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The Schools Our Children Deserve : Moving Beyond Traditional Classrooms and "Tougher Standards"
In this "lively, provocative and well-researched book" (Theodore Sizer), AlTe Kohn builds a powerful argument against the "back to basics" philosophy of teaching and simplistic demands to "raise the bar." Drawing on stories from real classrooms and extensive research, Kohn shows parents, educators, and others interested in the debate how schools can help students explore ideas rather than filling them with forgettable facts and preparing them for standardized tests.
Here at last is a book that challenges the two dominant forces in American education: an aggressive nostalgia for traditional teaching ("If it was bad enough for me, it's bad enough for my kids") and a heavy-handed push for Tougher Standards.
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Houghton Mifflin Harcourt
September 05, 2000
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Adobe DRM EPUB
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Excerpt from The Schools Our Children Deserve by Alfie Kohn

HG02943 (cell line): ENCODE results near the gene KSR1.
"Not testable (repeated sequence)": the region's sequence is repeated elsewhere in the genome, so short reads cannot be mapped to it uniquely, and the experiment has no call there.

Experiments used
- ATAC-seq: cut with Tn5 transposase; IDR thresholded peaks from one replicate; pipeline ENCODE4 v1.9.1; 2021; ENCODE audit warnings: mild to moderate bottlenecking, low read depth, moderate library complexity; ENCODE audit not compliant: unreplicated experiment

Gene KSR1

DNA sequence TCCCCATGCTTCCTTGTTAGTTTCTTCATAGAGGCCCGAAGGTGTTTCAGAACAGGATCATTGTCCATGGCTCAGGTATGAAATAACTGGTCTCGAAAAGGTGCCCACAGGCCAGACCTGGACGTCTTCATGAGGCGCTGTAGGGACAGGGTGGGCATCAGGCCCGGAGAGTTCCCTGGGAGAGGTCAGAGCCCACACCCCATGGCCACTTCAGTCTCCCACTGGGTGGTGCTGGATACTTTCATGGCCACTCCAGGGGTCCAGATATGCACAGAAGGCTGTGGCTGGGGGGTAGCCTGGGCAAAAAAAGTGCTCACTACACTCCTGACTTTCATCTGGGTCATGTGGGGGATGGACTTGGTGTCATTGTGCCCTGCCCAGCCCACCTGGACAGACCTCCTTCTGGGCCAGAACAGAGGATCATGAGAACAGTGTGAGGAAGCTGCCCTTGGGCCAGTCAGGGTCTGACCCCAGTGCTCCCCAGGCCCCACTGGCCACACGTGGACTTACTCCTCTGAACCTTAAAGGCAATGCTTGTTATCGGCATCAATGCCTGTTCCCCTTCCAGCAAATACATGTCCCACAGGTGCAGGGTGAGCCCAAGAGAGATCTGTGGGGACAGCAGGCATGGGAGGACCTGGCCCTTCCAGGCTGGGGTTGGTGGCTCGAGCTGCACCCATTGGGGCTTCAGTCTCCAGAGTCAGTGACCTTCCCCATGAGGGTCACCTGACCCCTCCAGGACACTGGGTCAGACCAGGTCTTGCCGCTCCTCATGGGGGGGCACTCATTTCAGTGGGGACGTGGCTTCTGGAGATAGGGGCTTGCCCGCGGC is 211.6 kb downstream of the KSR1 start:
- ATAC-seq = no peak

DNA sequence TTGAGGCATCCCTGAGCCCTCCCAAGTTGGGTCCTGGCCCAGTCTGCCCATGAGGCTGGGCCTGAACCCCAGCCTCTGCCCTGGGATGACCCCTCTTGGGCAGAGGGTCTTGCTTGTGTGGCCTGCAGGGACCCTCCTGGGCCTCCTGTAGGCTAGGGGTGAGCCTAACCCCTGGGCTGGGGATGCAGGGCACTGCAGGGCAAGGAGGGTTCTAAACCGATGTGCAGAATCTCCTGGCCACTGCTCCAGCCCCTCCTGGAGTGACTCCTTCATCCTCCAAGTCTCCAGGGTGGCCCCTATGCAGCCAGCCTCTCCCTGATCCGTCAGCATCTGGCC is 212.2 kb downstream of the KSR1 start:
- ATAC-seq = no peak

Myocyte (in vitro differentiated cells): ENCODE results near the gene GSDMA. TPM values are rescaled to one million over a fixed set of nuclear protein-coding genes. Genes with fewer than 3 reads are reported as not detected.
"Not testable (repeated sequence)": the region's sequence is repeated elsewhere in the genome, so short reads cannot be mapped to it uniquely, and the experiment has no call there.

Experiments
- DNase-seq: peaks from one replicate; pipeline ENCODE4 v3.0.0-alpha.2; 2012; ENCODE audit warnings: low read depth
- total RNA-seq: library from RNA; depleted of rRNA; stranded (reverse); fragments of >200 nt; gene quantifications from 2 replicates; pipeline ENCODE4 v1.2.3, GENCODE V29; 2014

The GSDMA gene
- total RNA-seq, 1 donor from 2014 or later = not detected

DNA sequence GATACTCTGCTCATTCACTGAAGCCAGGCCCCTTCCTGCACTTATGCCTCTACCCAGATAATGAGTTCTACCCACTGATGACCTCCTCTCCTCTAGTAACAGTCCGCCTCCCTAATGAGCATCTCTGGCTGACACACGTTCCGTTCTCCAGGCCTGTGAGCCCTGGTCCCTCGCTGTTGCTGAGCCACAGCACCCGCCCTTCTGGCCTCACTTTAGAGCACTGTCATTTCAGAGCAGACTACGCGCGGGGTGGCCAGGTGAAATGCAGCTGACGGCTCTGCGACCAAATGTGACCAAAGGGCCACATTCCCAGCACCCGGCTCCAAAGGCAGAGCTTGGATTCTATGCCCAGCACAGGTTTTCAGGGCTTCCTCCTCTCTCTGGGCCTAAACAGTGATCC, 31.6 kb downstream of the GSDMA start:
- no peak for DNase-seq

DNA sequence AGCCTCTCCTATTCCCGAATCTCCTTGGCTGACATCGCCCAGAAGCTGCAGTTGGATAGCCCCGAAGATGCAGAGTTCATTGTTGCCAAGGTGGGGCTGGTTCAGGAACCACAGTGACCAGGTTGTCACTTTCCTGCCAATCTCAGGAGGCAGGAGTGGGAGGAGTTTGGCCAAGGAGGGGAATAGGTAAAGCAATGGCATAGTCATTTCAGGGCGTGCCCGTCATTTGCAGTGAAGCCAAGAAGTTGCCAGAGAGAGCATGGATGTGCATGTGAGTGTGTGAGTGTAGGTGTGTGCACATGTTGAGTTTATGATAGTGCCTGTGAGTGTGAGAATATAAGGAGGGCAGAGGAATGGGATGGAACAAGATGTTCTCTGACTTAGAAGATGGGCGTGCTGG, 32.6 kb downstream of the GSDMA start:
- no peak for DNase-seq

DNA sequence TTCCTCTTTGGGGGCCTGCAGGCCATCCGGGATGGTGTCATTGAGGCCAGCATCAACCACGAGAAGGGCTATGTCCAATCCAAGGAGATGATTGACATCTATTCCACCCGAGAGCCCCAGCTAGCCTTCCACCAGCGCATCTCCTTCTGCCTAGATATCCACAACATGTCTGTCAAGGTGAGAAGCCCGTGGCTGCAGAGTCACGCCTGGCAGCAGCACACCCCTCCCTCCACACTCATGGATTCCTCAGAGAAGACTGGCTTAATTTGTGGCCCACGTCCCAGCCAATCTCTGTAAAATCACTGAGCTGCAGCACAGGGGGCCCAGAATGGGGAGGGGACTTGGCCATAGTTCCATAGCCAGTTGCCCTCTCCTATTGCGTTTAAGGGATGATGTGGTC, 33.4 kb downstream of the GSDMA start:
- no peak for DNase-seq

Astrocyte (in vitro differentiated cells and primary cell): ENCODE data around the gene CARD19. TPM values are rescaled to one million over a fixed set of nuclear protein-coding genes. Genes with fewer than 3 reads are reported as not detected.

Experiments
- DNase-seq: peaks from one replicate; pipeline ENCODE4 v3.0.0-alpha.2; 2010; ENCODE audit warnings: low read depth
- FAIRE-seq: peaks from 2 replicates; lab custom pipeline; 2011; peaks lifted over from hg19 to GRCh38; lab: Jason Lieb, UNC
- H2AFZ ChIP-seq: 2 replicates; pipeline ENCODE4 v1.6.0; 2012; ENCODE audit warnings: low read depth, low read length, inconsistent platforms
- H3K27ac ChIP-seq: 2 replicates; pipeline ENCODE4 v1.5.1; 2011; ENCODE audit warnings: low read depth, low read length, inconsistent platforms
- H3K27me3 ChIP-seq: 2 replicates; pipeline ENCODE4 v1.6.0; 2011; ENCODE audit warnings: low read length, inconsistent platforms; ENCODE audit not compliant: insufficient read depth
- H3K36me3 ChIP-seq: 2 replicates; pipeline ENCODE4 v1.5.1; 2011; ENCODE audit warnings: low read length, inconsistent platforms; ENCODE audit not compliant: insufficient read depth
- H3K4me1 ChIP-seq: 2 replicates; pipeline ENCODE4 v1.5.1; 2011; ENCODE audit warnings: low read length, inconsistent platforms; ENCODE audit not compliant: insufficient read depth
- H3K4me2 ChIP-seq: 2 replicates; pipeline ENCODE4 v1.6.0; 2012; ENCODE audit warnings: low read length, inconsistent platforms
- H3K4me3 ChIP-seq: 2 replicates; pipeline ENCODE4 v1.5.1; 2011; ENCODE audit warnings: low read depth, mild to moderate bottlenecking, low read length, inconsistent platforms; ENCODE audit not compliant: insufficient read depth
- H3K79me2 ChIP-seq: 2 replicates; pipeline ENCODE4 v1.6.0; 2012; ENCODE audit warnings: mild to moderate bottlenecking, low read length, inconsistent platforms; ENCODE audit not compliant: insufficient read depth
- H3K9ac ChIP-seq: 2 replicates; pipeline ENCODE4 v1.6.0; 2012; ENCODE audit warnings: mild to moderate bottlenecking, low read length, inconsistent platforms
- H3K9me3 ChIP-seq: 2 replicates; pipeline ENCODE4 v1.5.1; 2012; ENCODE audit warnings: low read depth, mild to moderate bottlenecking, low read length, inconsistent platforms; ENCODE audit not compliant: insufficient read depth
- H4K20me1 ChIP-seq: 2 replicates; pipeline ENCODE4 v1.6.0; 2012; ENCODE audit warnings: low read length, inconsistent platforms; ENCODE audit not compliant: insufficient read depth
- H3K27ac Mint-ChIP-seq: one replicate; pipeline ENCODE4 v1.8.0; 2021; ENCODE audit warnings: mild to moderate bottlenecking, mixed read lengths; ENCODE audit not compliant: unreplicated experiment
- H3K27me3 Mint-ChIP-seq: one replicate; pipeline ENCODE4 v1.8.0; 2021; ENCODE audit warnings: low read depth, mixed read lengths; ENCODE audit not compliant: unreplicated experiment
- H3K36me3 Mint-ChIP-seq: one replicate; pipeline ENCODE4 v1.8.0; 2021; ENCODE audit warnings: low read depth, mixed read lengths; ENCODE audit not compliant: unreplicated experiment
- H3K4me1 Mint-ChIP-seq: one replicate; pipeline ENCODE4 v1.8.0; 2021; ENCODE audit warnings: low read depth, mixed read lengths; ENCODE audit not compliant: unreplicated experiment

FORWARD ... INTO THE PAST Abigail is given plenty of worksheets to complete in class as well as a substantial amount of homework. She studies to get good grades, and her school is proud of its high standardized test scores. Outstanding students are publicly recognized by the use of honor rolls, awards assemblies, and bumper stickers. Abigail's teacher, a charismatic lecturer, is clearly in control of the class: students raise their hands and wait patiently to be recognized. The teacher prepares detailed lesson plans well ahead of time, uses the latest textbooks, and gives regular quizzes to make sure kids stay on track. What's wrong with this picture? Just about everything. The features of our children's classrooms that we find the most reassuring--largely because we recognize them from our own days in school--typically turn out to be those least likely to help students become effective and enthusiastic learners. That dilemma is at the heart of education reform--or at least at the heart of this book. On the relatively rare occasions when nontraditional kinds of instruction show up in classrooms, many of us become nervous if not openly hostile. "Hey, when I was in school the teacher was in front of the room, teaching us what we needed to know about addition and adverbs and atoms. We paid attention and studied hard if we knew what was good for us. And it worked!" Or did it? Never mind all those kids who gave up on school and came to think of themselves as stupid. The more interesting question is whether those of us who were successful students "achieved this success by memorizing an enormous number of words without necessarily understanding them or caring about them."' Is it possible that we are not really as well educated as we'd like to think? Might we have spent a good chunk of our childhoods doing stuff that was exactly as pointless as we suspected it was at the time? It's not easy to acknowledge these possibilities, which may help to explain the aggressive nostalgia that is loose in the land. Any number of people subscribe to the Listerine theory of education: the old ways may be distasteful, but they're effective. Doubtless, this belief is reassuring; unfortunately, it's also wrong. Traditional schooling turns out to be as unproductive as it is unappealing. Thus, we ought to be demanding non-traditional classrooms for our kids, and supporting teachers who know enough to reject the siren call of "back to basics." We ought to be asking why our children aren't spending more time thinking about ideas and playing a more active role in the process of learning. In such an environment, they're not only more likely to be engaged with what they're doing but also to do it better. Parents have rarely been invited to consider this point of view, which is why schools continue operating in pretty much the same way, using pretty much the same set of assumptions and practices, as the decades roll by. In this chapter, I'll try to explain what traditional schooling is, then make the case that it's still the dominant model in American education and explain why this is so. After that, I'll turn to a more recent, and closely related, phenomenon: the widespread call to raise "standards" that has come to dominate discussions about school reform. Once we understand more about the support for traditional teaching and for Tougher Standards-- arguably the two dominant forces in our educational system--we'll be ready to analyze them critically and explore alternatives that may make more sense for our children. Two Models of Schooling Let us begin by acknowledging that there are as many ways of teaching as there are teachers